insistence on keeping her "job" secret from her current husband. Her
      desire to keep her family life untouched by the supernatural and her
      fear that her husband wouldn't see or treat her the same way if he
      knew the truth are believable motives. Still, they don't seem to
      justify a policy of secrecy that creates such a formidable tangle of
      complications, including her husband's wondering whether she's having
      an affair. I feel about Kate's double life much as I always did about
      Superman's refusal to reveal his identity to Lois Lane and marry her.
      It's not working, so come clean, already! Anyway, I do like Kate and
      the premise of the series, so I'm looking forward to the next novel.

      Here's the first half of a complete story, "Prey of the Goat," sort of
      a prequel to my Lovecraftian horror novel FROM THE DARK PLACES (Amber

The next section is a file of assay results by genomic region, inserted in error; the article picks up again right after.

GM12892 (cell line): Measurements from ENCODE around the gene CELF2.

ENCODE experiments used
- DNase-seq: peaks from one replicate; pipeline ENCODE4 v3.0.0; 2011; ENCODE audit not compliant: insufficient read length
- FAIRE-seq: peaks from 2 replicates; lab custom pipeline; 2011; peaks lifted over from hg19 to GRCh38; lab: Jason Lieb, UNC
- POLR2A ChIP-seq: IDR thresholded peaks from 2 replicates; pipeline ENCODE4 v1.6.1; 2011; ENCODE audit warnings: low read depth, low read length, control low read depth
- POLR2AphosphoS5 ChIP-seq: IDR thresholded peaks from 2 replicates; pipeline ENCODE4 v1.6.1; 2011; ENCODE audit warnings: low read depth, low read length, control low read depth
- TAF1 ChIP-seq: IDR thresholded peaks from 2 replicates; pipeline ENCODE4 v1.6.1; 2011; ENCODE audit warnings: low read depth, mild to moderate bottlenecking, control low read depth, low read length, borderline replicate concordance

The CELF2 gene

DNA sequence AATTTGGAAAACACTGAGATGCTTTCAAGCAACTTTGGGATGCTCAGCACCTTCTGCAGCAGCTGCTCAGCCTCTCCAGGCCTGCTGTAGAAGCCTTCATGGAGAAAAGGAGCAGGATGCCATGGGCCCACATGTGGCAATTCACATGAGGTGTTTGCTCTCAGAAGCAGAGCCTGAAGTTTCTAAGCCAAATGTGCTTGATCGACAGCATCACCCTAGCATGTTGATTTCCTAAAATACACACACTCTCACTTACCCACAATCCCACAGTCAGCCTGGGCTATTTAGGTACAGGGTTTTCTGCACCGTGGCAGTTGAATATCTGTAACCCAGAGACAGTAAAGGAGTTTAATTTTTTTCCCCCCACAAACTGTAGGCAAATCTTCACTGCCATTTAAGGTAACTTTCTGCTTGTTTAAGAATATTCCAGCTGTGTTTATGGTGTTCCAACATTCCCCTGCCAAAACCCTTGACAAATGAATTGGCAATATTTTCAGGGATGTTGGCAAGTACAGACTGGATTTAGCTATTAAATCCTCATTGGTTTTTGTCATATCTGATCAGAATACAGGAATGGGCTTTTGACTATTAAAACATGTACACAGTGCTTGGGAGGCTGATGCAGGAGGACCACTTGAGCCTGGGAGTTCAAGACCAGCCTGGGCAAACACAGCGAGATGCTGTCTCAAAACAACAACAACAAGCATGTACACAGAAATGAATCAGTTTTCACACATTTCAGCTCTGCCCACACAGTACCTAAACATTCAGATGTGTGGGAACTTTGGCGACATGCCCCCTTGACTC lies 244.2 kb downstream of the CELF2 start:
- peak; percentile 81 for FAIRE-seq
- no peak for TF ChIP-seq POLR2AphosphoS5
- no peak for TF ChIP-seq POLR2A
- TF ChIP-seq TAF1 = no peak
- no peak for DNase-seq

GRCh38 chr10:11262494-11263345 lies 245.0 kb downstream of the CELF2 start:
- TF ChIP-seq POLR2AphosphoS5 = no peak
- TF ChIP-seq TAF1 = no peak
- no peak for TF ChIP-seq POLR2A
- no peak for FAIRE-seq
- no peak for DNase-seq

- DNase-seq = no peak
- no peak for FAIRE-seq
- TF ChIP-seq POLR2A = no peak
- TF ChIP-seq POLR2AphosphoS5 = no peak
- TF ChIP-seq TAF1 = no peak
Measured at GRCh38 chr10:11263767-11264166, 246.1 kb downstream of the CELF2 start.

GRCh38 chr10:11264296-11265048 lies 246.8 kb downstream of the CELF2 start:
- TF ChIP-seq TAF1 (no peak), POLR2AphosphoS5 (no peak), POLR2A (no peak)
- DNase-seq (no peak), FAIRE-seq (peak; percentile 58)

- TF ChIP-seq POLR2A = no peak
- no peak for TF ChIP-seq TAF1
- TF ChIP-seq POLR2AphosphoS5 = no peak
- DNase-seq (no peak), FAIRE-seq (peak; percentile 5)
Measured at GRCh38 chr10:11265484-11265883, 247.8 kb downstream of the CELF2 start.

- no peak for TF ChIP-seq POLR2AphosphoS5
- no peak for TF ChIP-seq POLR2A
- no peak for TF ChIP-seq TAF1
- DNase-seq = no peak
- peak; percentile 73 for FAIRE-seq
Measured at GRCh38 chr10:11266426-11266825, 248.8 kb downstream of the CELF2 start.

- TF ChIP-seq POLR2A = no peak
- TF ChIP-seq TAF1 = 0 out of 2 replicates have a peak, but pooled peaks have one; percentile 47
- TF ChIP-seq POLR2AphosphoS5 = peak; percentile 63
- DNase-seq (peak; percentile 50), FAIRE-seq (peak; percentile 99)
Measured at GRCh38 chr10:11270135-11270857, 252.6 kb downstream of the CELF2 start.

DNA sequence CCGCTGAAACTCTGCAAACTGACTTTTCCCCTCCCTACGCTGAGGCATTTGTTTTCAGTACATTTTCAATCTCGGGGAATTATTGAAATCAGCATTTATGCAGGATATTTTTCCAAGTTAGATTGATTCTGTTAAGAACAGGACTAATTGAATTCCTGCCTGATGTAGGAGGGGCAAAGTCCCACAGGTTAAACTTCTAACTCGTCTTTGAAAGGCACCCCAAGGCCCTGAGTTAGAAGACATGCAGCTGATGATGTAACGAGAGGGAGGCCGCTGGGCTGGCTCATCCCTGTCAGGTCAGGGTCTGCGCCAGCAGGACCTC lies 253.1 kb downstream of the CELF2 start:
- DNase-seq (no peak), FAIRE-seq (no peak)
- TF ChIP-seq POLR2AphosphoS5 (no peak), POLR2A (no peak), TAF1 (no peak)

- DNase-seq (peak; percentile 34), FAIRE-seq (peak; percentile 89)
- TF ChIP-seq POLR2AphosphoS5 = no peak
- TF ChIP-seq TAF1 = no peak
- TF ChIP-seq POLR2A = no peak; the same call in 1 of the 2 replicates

Quill). The rest of the story will appear in next month's newsletter.
      It was first published in THE SHUB-NIGGURATH CYCLE, edited by Robert
      M. Price (Chaosium, 1994), no longer in print.

      Prey of the Goat, Part 1:

      The goat reared up on its haunches, the front hooves raised
      like sacerdotal hands dispensing benediction. At least, the
      creature's body, whiskered chin, and tortuous horns resembled a
      goat's. In place of eyes it had a pair of tentacles. It was
      female, too abundantly so. It had too many teats to count,
      bunched like bloated grapes.

      The amulet that bore this image was copper, aged to green
      streaked with sea-blue. The reverse displayed only a few
      scratches that could have been letters in some non-Roman

      "You got this from who?" Father Michael Emeric scraped the
      discolored metal with a fingernail.

      "A lawyer in Boston," said his wife, Terri. "Here's his
      letter -- see for yourself. They finally completed probating my
      great-aunt's estate. What's so odd about her leaving me a